Today is the seven year anniversary of our miscarriage of my first pregnancy. The loss is still there, but it’s not like I need a day off and flowers for it. (Not that a day off and flowers would be sufficient for grief and loss, but… it would be more than I got when I miscarried. Hunh. Anyway.)

trees on my walk

And here is the interesting thing about this anniversary this year. It’s also the last full day of my eldest born daughter’s first year of school. Calendars have layers upon layers upon layers. 

In the years to come I also want to remember last night. Because last night marked an incredible change and neither I nor the other person involved knew it for what it was. 

Last night I hugged someone who wasn’t a family member. 

For the first time since early march 2020, probably Sarah Howell the day I got my first tattoo, I hugged someone outside my family. 

And the main reason it happened is because I said I was moving. 

I was reflecting with a friend recently about how open or not we’ll be with people around us and hugging them. And I told her I was going to be very discerning… and I think that’s true, but I forgot that my discernment is not always what I expect it will be. 

But here is what it means to live in a place where half the time you lived there was during a pandemic. Your neighbors know you because you walk down their street every single day. They will know that you were the one who has the kids who started on your back and they moved to the stroller and now they can walk beside you.

But you won’t know your neighbor’s name because your mind is a sieve for names. But you will know them, and you’ll appreciate how the seasons change and how the porch is decorated for the holidays and how they care for their plants and keep their yard cute and inviting. You’ll remember a conversation you had with her over a year ago about how she retired from nearly 40 years of teaching but didn’t get to say goodbye to her last group of students because they all went into lockdown.

And you’ll stop on the evening walk when you’re by yourself before the sun sets but after the kids are in bed. You’ll say “oh I guess I should tell you that we’re gonna be moving” and she’s like “oh well then I guess we will miss you” and then she’ll ask about your neighbor who lives across the street from you and who they go to church together so they know that your neighbor has incredibly aggressive cancer and you didn’t know exactly what was going on because who knows how to talk about these things when you don’t exchange phone numbers when you arrive and you didn’t know that was what you would need to do because they’re just across the street surely you’ll have a conversation again, you can see into their kitchen from your bed and so she’ll say do you know about her and she’ll still be crying because she’s just said hello and she’s gotten to see her  friend and she’s been there and she still tender and so she will come to you and she will mutter “don’t worry I’m vaccinated” and she’ll pull you into a solid embrace.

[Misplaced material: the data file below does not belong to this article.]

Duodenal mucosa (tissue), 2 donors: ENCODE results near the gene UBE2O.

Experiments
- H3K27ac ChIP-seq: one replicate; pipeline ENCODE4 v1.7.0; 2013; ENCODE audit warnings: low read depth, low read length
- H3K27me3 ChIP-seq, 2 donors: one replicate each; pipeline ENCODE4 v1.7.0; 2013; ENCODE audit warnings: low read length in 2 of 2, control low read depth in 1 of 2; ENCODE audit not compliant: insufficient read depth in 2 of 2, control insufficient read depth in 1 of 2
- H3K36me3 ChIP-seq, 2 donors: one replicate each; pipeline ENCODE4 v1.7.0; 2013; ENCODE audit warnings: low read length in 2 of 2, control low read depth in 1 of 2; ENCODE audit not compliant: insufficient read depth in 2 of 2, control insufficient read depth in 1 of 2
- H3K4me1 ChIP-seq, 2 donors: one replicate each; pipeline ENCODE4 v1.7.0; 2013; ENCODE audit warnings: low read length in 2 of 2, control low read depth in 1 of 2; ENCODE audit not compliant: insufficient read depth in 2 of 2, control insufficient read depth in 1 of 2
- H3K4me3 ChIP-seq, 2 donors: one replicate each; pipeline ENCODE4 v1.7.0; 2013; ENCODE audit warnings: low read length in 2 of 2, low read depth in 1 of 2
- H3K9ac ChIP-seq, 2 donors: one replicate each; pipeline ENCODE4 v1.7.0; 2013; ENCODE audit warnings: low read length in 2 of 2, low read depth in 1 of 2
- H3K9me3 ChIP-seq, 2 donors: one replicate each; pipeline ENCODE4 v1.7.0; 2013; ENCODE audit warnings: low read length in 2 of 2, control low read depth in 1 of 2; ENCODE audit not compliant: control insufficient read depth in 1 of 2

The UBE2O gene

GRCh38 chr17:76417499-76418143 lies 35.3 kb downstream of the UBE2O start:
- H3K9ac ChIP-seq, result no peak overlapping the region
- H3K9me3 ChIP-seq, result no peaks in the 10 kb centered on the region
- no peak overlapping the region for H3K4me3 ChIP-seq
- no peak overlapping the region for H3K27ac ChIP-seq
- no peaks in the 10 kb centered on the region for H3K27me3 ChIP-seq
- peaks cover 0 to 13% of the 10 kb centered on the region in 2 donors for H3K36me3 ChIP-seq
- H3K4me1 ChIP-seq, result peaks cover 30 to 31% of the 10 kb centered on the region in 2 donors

A hug that lasts five or ten or twenty breaths. 

And she’ll go back to talking to her neighbors and her husband, and you don’t know her name. And it will occur to you as you begin to crack as you walk past the magnolia that you see every day that this was the first hug you’ve shared in fifteen months from someone who’s not in your family.

And you’re leaving in less than a month and this. All of this. Happens the night before the seventh anniversary of your miscarriage. 

And maybe the hug was just as much for you as is was for her. 

tattoos and why I’m ok sharing a hug again (tattoo by mallory blaylock)

New Things

Look! I’m doing a new thing;
now it sprouts up; don’t you recognize it?
I’m making a way in the desert,
paths in the wilderness.   –Isaiah 43:19 CEB

My Grandmother loved daffodils. She collected them. In all their various forms. Drawings, prints, sculptures, tiles she had painted, prints from artists, photographs, needlepoint pillows with Shakespeare quotations, and, of course, the bulbs themselves.

At my grandparents’ house, especially at this time of year, there are literally hundreds of daffodils blooming, from nearly fifty years of stopping at the roadside and collecting them, and purchasing them, and having friends give the bulbs to the family.

It’s a funny thing about the bulbs, you plant them in the fall, when the flower has died, and when the bulb has drawn back into itself, protecting the parts that grow again. And then you put it in the ground, and hope that you’ve placed it right side up, and wait.

You have to wait.

And then it blooms.

At 216, there are hundreds of blooms. And there are thousands of blooms, everywhere, because it is daffodil season. A new way is being made. See, my Grandmother died a week ago, at her home, with all of her favorite blooms out in her front yard. And these words from scripture, about new things, I read these words at the service in celebration of her life, and I believe them.